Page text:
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James Gunn Fooled Everybody About Guardians of the Galaxy Vol. 2′s Ending

RocketYondu

If you haven’t seen Guardians of the Galaxy Vol. 2, then maybe you should go ahead and click over to another post. Go on, I’ll wait.

Okay. Cool. You ready?

Remember a while back when Michael Rooker was posting photos of him hanging out at a Starbucks in Atlanta wearing an Infinity Wars cap? Or that time he said he was hanging out in a makeup trailer in the same area, only this time they made him put tape over the Infinity Wars logo? Remember how that spawned a bunch of rumors about his possible appearance in the upcoming MCU tentpole? Apparently, according to James Gunn, that was all a ruse, a real red herring thrown out into the masses to throw off the folks who were supposing that his absence from Infinity Wars‘ cast listings meant that Yondu would die at the end of Guardians of the Galaxy Vol. 2.

Gunn revealed that the whole thing with the photos was an elaborate ruse, proving that the director really would go to any length to preserve the emotional integrity of his movie. He explained as much on Twitter, at least:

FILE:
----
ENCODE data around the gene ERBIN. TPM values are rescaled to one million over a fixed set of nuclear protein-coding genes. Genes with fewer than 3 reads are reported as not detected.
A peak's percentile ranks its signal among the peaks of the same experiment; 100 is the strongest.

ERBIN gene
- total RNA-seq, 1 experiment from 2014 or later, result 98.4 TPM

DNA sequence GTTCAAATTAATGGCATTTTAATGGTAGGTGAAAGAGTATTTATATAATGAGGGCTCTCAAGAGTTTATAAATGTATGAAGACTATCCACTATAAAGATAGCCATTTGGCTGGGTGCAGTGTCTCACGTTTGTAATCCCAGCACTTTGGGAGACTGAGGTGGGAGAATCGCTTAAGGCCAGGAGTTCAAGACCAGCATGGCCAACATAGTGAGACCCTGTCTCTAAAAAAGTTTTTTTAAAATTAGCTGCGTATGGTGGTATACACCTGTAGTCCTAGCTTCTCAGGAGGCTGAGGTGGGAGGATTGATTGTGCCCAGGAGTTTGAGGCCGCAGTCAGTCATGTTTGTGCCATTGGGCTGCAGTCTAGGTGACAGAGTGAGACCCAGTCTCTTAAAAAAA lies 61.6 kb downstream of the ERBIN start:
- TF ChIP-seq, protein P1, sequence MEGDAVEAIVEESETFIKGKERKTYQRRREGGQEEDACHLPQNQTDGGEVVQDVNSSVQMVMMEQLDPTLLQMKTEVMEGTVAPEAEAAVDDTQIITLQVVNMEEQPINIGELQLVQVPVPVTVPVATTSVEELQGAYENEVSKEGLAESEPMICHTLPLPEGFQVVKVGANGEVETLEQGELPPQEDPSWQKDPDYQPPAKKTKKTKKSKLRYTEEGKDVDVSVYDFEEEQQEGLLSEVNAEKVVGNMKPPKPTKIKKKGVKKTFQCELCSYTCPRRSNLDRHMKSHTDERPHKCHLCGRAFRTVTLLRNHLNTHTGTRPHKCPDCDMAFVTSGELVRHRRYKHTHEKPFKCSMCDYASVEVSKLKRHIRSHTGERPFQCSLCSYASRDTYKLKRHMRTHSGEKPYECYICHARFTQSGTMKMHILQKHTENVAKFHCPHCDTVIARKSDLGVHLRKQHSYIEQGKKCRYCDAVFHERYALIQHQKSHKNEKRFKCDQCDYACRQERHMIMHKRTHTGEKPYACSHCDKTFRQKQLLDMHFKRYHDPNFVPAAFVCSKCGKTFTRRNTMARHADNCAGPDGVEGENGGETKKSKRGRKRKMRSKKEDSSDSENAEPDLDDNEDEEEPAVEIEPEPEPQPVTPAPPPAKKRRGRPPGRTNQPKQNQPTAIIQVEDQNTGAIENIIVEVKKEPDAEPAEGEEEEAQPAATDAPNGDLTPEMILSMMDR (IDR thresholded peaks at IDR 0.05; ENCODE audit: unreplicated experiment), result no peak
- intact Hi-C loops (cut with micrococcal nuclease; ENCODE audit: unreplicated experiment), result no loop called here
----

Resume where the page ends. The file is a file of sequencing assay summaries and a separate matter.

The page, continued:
Of course, if you’ve seen the movie, (and at this point, I’m assuming you have), then you know that Yondu does indeed die at the end of the film. It’s a really incredible emotional climax, one that really felt truly tragic, especially given the fact that Peter had just lost his other father, Ego, only moments ago. (Granted, his other dad tried to kill him multiple times, and confessed to killing his mother, so yeah.)

It’s a moment that would have been somewhat tarnished if it was spoiled ahead of time by speculation and other such things. I certainly didn’t expect Yondu to die, and it was really heartbreaking to see it play out like that on screen. What’s especially sad is that Peter had only just really accepted Yondu as his adoptive father, and Yondu had only just confessed to truly caring for him.

(via Blastr)

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Jessica Lachenal is a writer who doesn’t talk about herself a lot, so she isn’t quite sure how biographical info panels should work. But here we go anyway. She's the Weekend Editor for The Mary Sue, a Contributing Writer for The Bold Italic (thebolditalic.com), and a Staff Writer for Spinning Platters (spinningplatters.com). She's also been featured in Model View Culture and Frontiers LA magazine, and on Autostraddle. She hopes this has been as awkward for you as it has been for her.